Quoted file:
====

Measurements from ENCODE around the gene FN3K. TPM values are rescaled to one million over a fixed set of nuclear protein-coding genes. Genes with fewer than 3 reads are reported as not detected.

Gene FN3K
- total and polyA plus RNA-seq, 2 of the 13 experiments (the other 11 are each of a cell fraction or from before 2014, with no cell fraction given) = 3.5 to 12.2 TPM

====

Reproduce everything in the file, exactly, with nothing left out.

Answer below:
Measurements from ENCODE around the gene FN3K. TPM values are rescaled to one million over a fixed set of nuclear protein-coding genes. Genes with fewer than 3 reads are reported as not detected.

Gene FN3K
- total and polyA plus RNA-seq, 2 of the 13 experiments (the other 11 are each of a cell fraction or from before 2014, with no cell fraction given) = 3.5 to 12.2 TPM